Most of my actors have been from The Theatre Artists Workshop of Westport.
Occasionally, I have been able to bring in actors from outside the group, when a role was too hard to fill from within. For example, Daniel Randazzo, a young man who played Young Will and Hamnet in "Shakespeare in the Dark" at The National Arts Club: The Theatre Artists Workshop does not yet have any members who are still children. And, actually, I have toyed with the idea of having this role filled by a small young woman, for practical reasons. Having a child in a cast is a responsibility. In this case, Daniel's father Peter is a fine actor and fit perfectly into the role of Henry Condell; so, although Peter is not a member of The Theatre Artists Workshop, his presence made it possible for us to cast Daniel with confidence.
Previously, while the play was being developed at the Workshop here in Ct., an early version of it was presented at The Fairfield Museum, as part of its series celebrating theater in Fairfield County. Young Will/Hamnet was played by an extremely gifted young actor named Bartek Szymanski. When he auditioned for the role, Bartek was 15 but looked younger. He had a lovely stage presence and read with great ease and charm. Mark Graham and I agreed at that time that he would make a fine Hamnet (age 11). Six months later, when we needed his services again, he appeared, now six feet tall. He looked twenty. And that is what happens with child actors. They grow up, sometimes suddenly!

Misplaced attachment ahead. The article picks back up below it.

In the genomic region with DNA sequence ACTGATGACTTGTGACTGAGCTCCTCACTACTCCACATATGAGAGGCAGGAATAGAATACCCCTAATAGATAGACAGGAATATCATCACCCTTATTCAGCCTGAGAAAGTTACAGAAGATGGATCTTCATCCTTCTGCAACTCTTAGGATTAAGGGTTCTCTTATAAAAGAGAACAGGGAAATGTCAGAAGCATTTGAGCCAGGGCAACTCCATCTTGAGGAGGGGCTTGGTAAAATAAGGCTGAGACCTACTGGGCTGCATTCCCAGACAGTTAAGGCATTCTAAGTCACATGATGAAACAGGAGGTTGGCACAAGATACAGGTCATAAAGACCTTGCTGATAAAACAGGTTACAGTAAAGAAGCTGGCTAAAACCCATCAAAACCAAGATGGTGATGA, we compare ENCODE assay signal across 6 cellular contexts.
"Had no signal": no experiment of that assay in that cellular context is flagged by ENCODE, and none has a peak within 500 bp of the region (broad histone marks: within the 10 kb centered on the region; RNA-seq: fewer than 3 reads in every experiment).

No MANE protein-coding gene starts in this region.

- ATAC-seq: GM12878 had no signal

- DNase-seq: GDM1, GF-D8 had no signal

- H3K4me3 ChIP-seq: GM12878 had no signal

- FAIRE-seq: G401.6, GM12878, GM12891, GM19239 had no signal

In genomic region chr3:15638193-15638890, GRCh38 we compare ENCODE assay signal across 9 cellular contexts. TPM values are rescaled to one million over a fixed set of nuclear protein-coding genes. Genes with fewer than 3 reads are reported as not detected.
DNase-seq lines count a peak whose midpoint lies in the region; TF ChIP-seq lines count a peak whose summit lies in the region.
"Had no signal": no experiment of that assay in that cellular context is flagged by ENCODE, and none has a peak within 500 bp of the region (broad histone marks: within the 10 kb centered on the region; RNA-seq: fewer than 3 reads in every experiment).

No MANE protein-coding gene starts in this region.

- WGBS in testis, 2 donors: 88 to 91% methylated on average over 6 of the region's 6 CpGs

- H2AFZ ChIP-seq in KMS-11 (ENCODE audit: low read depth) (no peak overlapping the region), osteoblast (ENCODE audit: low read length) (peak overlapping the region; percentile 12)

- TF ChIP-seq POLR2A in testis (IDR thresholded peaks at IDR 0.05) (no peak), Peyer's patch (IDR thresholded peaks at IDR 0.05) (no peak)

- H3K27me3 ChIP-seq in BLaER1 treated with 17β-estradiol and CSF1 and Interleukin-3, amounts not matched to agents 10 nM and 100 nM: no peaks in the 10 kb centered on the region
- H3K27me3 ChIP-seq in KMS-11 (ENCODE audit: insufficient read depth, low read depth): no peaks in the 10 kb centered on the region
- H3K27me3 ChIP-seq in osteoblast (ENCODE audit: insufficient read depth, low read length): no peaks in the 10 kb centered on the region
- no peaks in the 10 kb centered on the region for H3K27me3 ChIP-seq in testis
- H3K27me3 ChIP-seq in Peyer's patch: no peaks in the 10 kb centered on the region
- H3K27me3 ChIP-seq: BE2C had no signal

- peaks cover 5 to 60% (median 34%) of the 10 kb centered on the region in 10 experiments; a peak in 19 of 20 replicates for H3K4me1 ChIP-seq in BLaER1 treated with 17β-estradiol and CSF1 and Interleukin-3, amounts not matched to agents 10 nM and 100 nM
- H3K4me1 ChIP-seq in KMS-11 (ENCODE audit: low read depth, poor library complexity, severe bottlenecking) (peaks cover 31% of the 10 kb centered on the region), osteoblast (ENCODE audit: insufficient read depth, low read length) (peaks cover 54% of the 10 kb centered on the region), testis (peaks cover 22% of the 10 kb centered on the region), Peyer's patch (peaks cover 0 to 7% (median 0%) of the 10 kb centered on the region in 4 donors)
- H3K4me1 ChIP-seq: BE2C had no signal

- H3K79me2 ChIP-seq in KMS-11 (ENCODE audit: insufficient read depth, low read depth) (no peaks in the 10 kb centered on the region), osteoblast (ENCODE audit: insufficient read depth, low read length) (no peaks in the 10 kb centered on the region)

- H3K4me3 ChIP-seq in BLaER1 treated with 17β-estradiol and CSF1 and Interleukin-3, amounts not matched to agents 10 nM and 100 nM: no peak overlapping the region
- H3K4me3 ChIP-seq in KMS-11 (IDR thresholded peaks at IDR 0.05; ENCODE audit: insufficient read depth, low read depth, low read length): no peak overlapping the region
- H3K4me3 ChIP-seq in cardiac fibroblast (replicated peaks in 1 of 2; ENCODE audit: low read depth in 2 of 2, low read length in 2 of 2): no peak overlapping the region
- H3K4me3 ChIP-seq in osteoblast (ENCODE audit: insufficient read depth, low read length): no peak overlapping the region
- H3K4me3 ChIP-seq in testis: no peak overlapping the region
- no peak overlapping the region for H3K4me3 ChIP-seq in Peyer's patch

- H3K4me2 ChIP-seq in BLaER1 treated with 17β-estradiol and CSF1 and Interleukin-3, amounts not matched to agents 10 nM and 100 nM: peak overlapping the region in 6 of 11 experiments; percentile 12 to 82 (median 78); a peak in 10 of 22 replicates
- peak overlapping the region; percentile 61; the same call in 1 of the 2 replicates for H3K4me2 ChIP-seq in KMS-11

My son, as a teenager, auditioned for a role in Shakespeare on the Sound's "Henry V." There is young man in the play, probably a teenager, who follows Falstaff and his men off to war as their servant. And, in the course of the play, the poor boy is killed by the French. This is presented as Henry's reason for ordering the killing of all the French captives. (This was not the true historical reason, but it was a more sympathetic one.) My son was a tall, good-looking teenager back then, with a strong voice, a good stage presence, a real gift of relaxation on the stage, and lots of local experience. He read very well. Yes, I know I'm his mother, but I also know a good actor when I hear one. In any case, he didn't get the role. Who did: a charming little boy who had an English accent. The character is supposed to be killed off-stage, and we never see his body, we only hear Henry express his outrage at the boy's death. In this production, the actor playing Henry V walked onstage with an agonized look on his face, carrying the body of the dead boy and holding him out for the audience to see. My son and I were sitting next to each other in the audience, and he nudged me and whispered, "Mom, I couldn't have played the kid. I'm taller than Henry V!"
In other blog posts, I'll return to the subject of actors, because I want to discuss the ways that actors can influence the way we see the characters we've written, both in performance and in their insights into their characters (Katie Sparer, for example, on the character of Anne Hathaway Shakespeare) and, also how a different cast can test the soundness of a play ( the cast of "Shakespeare in the Dark/Hamlet's Shakespeare/Shakespeare Rising" in Utah). Yes, it took me a while to get the title right--hence this parade of titles for New York, Utah, and then the final title. I hope it's final. "Shakespeare Rising" describes the action of the first play of the trilogy best, I think. Also, Mark Graham will shoot me if I change the title one more time!